VANCOUVER — A Delta couple burned out of their rented home in 2011 have lost another round in court against their landlord in their quest for compensation for personal injury and lost property.
Kenneth Boon and Leona Douglas sued Kashmir Mann in B.C. Supreme Court in Vancouver, with Justice Robert Punnett presiding, but the judge decided the landlord’s failure to install fire alarms didn’t necessarily result in the losses the tenants claimed.
“I am satisfied that the defendant was negligent in not installing and maintaining smoke alarms,” Punnett decided. “However the plaintiffs have failed on the balance of probabilities to establish that negligence caused the losses claimed.”
Boon and Douglas were tenants in a residence Mann owned in Delta. On
July 12, 2011, a fire broke out in their suite, killing one of their dogs.
The couple claimed Mann was negligent by failing to install smoke alarms and sued him for loss of property, personal injuries, wage loss and future care costs.
Boon and Douglas argued Mann owed them a duty of care to ensure their home was reasonably safe for use and that he should have done so by installing smoke alarms.
All residential buildings in B.C. require smoke alarms.
Mann argued that no fault or negligence can be ascribed to him considering the cause of the fire remains unknown. Even if Mann were negligent, his counsel argued, the plaintiffs have not proved a causal link between that and the losses they claimed.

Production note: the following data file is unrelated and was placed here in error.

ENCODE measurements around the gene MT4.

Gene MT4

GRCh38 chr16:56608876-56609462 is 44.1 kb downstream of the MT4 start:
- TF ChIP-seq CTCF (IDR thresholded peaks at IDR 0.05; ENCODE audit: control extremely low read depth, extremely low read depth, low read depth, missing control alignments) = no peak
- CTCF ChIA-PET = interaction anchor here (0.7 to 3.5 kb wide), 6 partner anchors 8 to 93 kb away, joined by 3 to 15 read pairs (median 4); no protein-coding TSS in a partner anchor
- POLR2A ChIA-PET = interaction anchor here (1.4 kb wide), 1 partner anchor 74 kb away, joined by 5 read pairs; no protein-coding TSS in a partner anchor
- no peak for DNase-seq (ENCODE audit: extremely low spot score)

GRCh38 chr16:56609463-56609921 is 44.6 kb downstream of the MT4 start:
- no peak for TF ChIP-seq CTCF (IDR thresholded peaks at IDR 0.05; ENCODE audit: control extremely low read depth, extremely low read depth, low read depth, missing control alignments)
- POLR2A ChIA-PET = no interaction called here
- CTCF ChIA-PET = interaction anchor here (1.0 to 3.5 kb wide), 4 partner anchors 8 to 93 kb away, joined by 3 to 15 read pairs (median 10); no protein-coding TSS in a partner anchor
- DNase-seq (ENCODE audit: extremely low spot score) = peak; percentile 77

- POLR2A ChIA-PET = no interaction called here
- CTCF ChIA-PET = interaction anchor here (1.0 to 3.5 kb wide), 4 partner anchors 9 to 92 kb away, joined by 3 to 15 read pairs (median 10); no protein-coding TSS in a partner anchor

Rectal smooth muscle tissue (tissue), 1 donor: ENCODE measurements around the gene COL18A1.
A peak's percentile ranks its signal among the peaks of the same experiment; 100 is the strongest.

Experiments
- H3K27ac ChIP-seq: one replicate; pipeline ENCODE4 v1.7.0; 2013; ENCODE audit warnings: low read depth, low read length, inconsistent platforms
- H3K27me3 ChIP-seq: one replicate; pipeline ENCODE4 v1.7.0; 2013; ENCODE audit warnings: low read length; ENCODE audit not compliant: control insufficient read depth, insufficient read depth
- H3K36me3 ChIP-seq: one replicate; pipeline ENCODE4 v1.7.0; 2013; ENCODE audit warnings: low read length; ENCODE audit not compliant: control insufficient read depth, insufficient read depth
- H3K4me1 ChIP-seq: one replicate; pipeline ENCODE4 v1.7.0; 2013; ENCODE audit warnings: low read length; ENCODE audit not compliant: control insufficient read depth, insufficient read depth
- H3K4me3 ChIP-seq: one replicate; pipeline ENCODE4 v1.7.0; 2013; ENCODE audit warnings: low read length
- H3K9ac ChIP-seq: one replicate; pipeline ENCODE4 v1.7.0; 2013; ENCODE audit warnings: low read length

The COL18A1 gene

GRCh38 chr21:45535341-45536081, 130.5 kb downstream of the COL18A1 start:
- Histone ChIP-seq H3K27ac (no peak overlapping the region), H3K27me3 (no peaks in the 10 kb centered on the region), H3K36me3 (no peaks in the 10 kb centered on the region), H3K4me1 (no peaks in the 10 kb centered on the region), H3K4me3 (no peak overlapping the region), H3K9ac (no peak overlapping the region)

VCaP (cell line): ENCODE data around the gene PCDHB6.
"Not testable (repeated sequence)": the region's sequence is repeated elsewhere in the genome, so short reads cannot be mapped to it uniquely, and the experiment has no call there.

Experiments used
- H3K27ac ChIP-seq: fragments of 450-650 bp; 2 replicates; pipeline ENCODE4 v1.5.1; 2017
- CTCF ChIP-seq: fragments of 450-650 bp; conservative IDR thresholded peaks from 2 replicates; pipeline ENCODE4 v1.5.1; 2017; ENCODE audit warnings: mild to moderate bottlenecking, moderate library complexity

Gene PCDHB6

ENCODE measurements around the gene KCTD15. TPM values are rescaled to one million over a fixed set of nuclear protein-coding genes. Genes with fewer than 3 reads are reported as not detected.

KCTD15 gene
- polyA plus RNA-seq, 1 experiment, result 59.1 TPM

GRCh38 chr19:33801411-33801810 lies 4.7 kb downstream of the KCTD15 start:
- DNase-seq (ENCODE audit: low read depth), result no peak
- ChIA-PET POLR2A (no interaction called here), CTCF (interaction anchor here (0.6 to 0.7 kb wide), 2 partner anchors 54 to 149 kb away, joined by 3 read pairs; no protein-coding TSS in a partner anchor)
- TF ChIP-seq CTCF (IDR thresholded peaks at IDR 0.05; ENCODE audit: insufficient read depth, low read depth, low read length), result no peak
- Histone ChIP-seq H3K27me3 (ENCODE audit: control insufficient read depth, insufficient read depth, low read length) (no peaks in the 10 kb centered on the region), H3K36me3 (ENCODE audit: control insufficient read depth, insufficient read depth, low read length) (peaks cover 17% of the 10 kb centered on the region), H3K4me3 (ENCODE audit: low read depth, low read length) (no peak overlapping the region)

Boon and Douglas took possession of their suite on April 1, 2011 but did not sign a tenancy agreement. The court heard that when the tenants did their initial inspection, they noted there were no smoke alarms. They claimed Mann agreed to install them, claimed they reminded him to do so several times during their tenancy and that they even offered to buy some alarms themselves if he agreed to deduct the cost from their rent.
The plaintiffs said Mann repeated that he would install the alarms himself, but never did.
Mann testified he didn’t know if the house had smoke alarms when he bought it in 2007 or 2008 and didn’t know if he had installed them. The plaintiffs testified they themselves installed three fire extinguishers which were functioning at the time of the fire.
The couple, their guests and four dogs were in the house at the time of the fire. The court heard Douglas woke up at 11:50 p.m. to go to the bathroom and heard what she thought to be rain. This was on July 12, 2011.